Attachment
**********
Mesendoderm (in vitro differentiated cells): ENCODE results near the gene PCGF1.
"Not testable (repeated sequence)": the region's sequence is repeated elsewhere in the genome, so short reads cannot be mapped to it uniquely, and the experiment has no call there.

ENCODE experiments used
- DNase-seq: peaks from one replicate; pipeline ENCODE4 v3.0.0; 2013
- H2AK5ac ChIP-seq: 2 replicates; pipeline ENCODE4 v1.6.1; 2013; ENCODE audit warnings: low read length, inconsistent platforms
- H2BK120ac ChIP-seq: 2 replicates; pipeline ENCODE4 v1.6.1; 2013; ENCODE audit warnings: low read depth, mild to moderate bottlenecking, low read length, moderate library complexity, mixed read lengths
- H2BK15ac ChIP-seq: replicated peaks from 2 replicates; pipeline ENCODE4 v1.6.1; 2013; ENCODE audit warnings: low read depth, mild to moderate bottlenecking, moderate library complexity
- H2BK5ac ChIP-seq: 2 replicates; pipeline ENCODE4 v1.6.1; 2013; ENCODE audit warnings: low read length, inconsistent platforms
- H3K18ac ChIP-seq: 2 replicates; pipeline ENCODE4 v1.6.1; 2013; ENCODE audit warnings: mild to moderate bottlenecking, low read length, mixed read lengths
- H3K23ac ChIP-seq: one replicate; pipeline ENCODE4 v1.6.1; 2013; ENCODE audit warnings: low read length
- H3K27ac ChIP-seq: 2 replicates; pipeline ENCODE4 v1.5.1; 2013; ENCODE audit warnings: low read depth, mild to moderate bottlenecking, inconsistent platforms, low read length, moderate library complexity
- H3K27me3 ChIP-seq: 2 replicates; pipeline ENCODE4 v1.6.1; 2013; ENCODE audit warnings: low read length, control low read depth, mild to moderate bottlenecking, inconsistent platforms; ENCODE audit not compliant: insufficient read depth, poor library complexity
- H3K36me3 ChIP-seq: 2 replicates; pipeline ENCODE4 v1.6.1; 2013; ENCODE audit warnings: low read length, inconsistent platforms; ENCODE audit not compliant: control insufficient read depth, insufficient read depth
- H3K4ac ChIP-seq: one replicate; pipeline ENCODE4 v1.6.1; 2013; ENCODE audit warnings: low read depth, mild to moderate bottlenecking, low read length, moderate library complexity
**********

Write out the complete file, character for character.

Mesendoderm (in vitro differentiated cells): ENCODE results near the gene PCGF1.
"Not testable (repeated sequence)": the region's sequence is repeated elsewhere in the genome, so short reads cannot be mapped to it uniquely, and the experiment has no call there.

ENCODE experiments used
- DNase-seq: peaks from one replicate; pipeline ENCODE4 v3.0.0; 2013
- H2AK5ac ChIP-seq: 2 replicates; pipeline ENCODE4 v1.6.1; 2013; ENCODE audit warnings: low read length, inconsistent platforms
- H2BK120ac ChIP-seq: 2 replicates; pipeline ENCODE4 v1.6.1; 2013; ENCODE audit warnings: low read depth, mild to moderate bottlenecking, low read length, moderate library complexity, mixed read lengths
- H2BK15ac ChIP-seq: replicated peaks from 2 replicates; pipeline ENCODE4 v1.6.1; 2013; ENCODE audit warnings: low read depth, mild to moderate bottlenecking, moderate library complexity
- H2BK5ac ChIP-seq: 2 replicates; pipeline ENCODE4 v1.6.1; 2013; ENCODE audit warnings: low read length, inconsistent platforms
- H3K18ac ChIP-seq: 2 replicates; pipeline ENCODE4 v1.6.1; 2013; ENCODE audit warnings: mild to moderate bottlenecking, low read length, mixed read lengths
- H3K23ac ChIP-seq: one replicate; pipeline ENCODE4 v1.6.1; 2013; ENCODE audit warnings: low read length
- H3K27ac ChIP-seq: 2 replicates; pipeline ENCODE4 v1.5.1; 2013; ENCODE audit warnings: low read depth, mild to moderate bottlenecking, inconsistent platforms, low read length, moderate library complexity
- H3K27me3 ChIP-seq: 2 replicates; pipeline ENCODE4 v1.6.1; 2013; ENCODE audit warnings: low read length, control low read depth, mild to moderate bottlenecking, inconsistent platforms; ENCODE audit not compliant: insufficient read depth, poor library complexity
- H3K36me3 ChIP-seq: 2 replicates; pipeline ENCODE4 v1.6.1; 2013; ENCODE audit warnings: low read length, inconsistent platforms; ENCODE audit not compliant: control insufficient read depth, insufficient read depth
- H3K4ac ChIP-seq: one replicate; pipeline ENCODE4 v1.6.1; 2013; ENCODE audit warnings: low read depth, mild to moderate bottlenecking, low read length, moderate library complexity